Internal and External Genitalia Development - Anatomy & Physiology

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Sexual differentiaton by default follows a pathways for development of female internal and external genitalia, requiring no active intervention. Endocrine activity of the testes, production of Androgens by Leydig cells and Mullerian Inhibiting hormone (MIH) by Sertoli cells, is required for sexual differentiation to be diverted down the male genitalia development pathway.

Internal Genitalia

From the primitive reproductive tracts the Internal genitalia can only develop into one gender and so are termed unipotent.

  • Male: The primitive male reproductive tract The Wolffian Duct developes from the Mesonephric Duct
  • Female: The primitive female reproductive tract Mullarian Ducts develop from the Paramesonephric Duct
  • This is dependent on appropriate hormonal influence.


  • MIH from Sertoli cells and Androgens from Leydig cells prevent spontaneous development of female internal genitalia.
  • Androgens actively maintain Wolffian Ducts, which give rise to male internal genitalia:
    • Epididymis
    • Vas Deferens
    • Vesicular Glands/ Seminal Vesicles
  • MIH causes the primitive female reproductive tract Mullerian Ducts to regress.


  • Wolffian Ducts spontaneously regress in the absence of Androgens.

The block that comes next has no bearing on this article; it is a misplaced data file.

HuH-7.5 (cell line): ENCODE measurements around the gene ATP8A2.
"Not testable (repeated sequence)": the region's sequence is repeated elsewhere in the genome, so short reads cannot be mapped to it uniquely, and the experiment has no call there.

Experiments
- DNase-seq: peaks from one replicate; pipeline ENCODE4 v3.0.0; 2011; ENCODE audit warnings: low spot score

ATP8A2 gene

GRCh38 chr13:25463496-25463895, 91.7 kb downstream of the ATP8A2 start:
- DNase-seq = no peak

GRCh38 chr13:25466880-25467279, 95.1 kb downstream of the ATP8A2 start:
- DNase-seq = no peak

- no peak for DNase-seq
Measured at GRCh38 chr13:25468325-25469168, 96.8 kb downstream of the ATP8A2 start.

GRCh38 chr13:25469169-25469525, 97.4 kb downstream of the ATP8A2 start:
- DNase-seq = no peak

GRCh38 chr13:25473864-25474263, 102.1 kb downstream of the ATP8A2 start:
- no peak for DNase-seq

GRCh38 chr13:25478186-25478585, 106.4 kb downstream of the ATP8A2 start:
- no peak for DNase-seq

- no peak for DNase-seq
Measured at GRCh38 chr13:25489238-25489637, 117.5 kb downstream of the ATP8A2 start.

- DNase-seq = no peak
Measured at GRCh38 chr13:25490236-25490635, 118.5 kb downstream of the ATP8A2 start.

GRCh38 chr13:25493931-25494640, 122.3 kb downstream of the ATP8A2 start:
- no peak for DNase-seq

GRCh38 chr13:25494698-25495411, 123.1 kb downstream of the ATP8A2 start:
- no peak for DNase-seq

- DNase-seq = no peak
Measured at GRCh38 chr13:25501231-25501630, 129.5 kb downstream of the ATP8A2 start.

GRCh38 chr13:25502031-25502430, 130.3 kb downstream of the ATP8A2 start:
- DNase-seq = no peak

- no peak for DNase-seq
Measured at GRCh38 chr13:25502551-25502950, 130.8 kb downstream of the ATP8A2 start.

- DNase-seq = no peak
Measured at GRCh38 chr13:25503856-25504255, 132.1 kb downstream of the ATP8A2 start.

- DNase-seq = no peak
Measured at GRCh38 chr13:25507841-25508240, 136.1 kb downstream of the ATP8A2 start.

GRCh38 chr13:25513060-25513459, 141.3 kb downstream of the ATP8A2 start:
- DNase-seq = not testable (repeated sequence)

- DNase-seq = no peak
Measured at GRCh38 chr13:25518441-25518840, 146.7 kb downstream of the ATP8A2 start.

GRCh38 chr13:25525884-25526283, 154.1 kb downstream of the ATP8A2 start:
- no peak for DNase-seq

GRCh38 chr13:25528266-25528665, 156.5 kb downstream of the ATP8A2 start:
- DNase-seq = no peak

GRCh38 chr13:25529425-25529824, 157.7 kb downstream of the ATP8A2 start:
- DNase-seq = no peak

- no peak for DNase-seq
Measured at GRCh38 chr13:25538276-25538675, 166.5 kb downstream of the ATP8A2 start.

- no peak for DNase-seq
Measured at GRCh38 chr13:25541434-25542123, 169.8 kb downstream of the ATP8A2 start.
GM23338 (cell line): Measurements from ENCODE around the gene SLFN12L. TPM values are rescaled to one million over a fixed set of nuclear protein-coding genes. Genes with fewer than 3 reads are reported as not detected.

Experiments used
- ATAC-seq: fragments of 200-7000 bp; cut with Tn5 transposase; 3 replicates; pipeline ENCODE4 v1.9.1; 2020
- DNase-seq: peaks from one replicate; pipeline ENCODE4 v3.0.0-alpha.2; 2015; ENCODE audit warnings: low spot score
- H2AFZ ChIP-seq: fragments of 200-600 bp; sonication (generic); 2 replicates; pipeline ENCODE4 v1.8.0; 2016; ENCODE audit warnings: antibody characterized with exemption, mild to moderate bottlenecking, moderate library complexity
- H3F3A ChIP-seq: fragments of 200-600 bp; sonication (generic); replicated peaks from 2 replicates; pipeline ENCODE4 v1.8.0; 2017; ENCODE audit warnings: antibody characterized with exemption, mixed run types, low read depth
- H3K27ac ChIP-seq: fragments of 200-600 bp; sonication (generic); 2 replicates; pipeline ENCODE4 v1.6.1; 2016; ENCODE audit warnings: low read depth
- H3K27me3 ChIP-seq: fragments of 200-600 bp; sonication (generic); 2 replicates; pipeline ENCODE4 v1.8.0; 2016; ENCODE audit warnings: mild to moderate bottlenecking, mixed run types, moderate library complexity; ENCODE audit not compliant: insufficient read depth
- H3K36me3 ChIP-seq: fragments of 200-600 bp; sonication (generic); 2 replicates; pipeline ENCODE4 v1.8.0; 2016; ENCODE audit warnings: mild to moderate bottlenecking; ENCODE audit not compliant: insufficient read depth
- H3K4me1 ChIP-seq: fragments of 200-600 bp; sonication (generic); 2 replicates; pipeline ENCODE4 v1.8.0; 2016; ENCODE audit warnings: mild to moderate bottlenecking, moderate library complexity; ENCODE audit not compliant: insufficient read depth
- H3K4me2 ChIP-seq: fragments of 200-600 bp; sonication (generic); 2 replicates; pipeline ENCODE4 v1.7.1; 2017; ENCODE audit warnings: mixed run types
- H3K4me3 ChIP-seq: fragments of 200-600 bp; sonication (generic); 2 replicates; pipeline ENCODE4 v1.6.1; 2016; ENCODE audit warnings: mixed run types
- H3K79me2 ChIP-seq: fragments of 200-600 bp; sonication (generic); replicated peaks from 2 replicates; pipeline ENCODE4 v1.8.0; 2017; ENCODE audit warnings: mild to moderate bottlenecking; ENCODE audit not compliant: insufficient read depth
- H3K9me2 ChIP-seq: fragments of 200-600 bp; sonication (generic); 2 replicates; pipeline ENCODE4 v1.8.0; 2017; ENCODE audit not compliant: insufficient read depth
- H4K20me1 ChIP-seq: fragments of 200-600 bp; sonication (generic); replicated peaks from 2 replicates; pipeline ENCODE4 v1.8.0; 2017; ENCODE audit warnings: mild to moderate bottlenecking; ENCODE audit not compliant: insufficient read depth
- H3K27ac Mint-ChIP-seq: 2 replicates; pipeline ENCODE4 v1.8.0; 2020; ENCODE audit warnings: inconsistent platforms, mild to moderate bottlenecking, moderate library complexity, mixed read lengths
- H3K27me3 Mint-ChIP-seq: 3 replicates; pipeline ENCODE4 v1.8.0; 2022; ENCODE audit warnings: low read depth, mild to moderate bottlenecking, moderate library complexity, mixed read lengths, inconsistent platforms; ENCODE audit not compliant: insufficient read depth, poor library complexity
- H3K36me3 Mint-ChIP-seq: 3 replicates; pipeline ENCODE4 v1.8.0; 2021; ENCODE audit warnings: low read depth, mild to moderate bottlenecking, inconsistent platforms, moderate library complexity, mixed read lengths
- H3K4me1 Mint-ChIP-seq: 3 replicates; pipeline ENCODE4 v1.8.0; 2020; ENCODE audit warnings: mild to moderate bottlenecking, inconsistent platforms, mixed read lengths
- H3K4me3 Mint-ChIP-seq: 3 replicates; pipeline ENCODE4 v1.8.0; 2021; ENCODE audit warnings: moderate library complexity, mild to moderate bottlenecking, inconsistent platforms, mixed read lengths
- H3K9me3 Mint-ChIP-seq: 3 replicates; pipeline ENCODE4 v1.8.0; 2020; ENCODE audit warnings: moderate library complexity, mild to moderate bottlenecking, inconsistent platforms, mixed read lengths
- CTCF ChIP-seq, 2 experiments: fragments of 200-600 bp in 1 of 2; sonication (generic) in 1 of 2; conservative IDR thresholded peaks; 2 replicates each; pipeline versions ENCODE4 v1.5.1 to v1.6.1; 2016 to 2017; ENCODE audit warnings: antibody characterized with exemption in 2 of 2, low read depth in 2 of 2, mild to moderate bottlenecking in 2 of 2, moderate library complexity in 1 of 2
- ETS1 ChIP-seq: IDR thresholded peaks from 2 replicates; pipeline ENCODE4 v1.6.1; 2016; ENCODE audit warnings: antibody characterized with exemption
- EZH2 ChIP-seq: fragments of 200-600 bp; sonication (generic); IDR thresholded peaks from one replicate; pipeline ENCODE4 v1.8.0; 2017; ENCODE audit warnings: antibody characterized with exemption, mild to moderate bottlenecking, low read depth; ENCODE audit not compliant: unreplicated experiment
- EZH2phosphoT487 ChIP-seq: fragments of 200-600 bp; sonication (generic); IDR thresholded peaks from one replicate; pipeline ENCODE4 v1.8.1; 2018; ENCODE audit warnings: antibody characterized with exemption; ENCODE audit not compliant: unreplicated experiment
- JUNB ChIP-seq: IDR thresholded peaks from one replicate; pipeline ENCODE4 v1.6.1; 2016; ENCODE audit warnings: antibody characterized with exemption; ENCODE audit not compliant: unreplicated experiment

• Mullarian Ducts persist to give rise to female internal genitalia:
    • Oviducts
    • Uterus
    • Cervix
    • Cranial Vagina
  • Normal Ovarian activity is NOT essential for the development of normal female internal genitalia as this is the default development pathway.

External Genitalia

External genitalia have the potential to be either gender and so are bipotential.


  • Potential to develop male or female external genitalia. Testosterone is required to develop male external genitalia.
  • Androgen secretion from the Testes induces:
    • Urethral folds to fuse to allow enclosure of the urethral tube. This, together with the cells from the genital swelling, forms the shaft of the Penis.
    • Genital swellings fuse in the midline to allow formation of the Scrotum
    • Genital Tubercle expands to give rise to the Glans Penis


  • Development is ensured by the absence of Testosterone, it is independent of Ovarian endocrine activity.
  • Urethral folds and Genital Swellings remain separate to form the Labia Minora and Majora.
  • Genital tubercle forms the Clitoris

  • Exposure of the female tract to Androgens will masculinise external genitalia.
  • Failure of proper endocrine communication between the gonads, internal and external genitalia can lead to dissociation of gonadal and genital sex.

Associated Disorders

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